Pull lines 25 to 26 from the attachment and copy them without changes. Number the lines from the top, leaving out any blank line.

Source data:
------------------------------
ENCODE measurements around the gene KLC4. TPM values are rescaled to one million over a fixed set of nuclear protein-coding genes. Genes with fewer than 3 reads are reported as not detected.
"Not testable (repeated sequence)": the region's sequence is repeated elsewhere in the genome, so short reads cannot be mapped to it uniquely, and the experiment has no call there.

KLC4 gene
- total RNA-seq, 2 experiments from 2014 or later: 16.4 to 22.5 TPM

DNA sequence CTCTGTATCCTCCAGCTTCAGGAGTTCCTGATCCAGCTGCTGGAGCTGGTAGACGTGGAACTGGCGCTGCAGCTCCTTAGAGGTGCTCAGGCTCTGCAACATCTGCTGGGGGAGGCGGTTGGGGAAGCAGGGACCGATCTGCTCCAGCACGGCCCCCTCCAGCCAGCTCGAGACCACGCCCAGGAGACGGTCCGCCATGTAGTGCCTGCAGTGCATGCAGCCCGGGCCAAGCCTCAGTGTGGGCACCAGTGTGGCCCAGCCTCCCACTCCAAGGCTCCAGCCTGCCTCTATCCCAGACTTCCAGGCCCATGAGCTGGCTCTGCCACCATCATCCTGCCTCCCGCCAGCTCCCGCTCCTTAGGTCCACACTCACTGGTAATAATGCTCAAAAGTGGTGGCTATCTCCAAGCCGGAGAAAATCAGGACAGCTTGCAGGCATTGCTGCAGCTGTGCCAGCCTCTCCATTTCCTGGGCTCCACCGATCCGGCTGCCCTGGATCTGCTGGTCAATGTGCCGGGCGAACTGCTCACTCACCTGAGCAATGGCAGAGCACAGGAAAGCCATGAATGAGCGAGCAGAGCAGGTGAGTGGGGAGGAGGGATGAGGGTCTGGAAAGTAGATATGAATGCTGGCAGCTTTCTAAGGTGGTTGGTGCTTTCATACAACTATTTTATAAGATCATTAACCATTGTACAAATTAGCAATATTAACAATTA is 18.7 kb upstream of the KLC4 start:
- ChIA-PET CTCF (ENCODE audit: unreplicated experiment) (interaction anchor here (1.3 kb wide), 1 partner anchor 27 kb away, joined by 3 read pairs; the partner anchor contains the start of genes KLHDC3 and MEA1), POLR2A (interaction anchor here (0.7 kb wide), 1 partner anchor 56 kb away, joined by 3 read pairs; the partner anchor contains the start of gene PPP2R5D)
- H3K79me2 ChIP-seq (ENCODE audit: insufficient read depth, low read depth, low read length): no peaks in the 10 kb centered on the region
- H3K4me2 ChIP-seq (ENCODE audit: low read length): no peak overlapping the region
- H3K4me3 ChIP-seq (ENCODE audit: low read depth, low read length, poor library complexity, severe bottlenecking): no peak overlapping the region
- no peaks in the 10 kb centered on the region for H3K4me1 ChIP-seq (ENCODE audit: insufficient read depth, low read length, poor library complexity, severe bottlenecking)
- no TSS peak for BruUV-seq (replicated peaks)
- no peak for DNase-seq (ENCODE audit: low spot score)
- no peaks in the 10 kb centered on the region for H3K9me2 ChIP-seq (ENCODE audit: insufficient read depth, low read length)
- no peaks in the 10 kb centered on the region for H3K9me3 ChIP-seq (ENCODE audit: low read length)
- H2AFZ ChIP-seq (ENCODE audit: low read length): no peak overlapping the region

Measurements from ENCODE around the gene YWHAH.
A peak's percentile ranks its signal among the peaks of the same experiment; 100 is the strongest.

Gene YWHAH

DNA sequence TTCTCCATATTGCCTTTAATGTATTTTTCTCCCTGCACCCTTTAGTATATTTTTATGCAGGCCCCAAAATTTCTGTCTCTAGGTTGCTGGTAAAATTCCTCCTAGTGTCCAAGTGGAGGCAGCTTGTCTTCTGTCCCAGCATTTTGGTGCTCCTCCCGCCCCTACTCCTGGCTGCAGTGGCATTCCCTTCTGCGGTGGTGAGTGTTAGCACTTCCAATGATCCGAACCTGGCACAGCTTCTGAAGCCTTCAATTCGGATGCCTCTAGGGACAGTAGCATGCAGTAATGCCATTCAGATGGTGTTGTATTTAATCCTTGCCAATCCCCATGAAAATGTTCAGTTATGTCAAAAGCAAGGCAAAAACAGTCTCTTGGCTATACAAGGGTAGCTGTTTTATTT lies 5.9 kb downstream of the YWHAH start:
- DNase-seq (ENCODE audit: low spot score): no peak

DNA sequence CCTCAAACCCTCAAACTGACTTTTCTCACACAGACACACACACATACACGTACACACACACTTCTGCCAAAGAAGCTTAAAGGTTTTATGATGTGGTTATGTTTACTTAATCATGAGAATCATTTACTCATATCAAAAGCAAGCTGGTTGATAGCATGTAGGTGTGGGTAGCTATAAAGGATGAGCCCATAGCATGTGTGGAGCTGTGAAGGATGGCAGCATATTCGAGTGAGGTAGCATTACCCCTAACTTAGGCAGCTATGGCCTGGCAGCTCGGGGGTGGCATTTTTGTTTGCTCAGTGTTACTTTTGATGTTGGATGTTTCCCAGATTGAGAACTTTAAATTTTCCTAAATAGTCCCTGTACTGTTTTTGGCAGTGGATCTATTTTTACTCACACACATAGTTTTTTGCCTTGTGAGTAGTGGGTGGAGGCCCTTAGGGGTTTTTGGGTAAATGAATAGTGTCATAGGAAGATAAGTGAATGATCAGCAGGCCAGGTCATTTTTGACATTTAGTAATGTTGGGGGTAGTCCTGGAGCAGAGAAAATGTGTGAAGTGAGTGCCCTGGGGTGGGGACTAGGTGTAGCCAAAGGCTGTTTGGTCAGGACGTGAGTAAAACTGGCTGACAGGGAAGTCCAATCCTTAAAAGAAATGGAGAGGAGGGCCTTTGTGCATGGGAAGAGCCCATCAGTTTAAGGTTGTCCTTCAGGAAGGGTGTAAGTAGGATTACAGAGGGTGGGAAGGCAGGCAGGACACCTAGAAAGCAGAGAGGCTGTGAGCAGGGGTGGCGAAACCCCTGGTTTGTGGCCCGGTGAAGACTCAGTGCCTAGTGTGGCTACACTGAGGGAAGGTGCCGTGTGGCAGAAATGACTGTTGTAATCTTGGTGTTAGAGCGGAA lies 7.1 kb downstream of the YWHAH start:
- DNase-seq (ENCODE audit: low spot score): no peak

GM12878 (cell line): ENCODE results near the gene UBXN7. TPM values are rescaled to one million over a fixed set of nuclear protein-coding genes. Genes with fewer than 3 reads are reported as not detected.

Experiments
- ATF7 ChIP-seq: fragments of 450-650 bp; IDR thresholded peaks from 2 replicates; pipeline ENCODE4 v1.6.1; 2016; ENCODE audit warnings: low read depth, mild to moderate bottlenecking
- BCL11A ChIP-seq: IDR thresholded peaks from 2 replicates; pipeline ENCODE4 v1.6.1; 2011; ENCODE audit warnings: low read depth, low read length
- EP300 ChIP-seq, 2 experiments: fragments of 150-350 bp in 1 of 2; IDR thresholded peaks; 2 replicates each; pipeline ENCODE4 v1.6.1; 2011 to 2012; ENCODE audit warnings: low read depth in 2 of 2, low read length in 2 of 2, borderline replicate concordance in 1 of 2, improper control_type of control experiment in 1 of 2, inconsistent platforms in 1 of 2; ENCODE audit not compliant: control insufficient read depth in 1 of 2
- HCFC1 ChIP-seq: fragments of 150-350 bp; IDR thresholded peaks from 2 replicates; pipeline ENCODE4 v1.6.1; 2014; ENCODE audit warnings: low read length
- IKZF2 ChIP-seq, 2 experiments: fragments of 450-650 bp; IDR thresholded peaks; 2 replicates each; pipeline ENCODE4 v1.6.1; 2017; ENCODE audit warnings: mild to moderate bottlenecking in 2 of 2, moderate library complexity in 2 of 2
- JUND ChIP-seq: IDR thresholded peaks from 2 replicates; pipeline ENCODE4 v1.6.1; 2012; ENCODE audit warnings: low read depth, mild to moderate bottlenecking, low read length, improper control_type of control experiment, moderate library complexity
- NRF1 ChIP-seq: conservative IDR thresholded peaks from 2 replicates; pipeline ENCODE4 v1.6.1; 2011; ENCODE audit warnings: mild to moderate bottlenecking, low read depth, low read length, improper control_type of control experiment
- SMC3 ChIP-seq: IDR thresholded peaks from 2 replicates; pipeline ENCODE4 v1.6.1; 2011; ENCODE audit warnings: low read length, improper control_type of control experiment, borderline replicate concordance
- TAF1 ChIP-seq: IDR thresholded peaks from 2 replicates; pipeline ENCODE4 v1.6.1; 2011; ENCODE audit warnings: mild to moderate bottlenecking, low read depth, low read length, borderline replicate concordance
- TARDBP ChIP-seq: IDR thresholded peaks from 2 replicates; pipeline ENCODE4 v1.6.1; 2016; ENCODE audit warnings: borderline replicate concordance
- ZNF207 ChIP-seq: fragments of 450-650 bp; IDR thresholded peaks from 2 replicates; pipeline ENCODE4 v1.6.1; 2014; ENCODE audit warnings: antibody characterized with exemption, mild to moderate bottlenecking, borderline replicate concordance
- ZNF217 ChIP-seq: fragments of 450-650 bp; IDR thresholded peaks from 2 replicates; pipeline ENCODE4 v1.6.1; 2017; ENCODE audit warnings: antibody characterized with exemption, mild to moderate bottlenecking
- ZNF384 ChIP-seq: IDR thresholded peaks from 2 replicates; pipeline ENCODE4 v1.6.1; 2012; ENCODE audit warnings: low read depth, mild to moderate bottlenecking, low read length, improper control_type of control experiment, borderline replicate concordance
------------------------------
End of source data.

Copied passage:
- ATF7 ChIP-seq: fragments of 450-650 bp; IDR thresholded peaks from 2 replicates; pipeline ENCODE4 v1.6.1; 2016; ENCODE audit warnings: low read depth, mild to moderate bottlenecking
- BCL11A ChIP-seq: IDR thresholded peaks from 2 replicates; pipeline ENCODE4 v1.6.1; 2011; ENCODE audit warnings: low read depth, low read length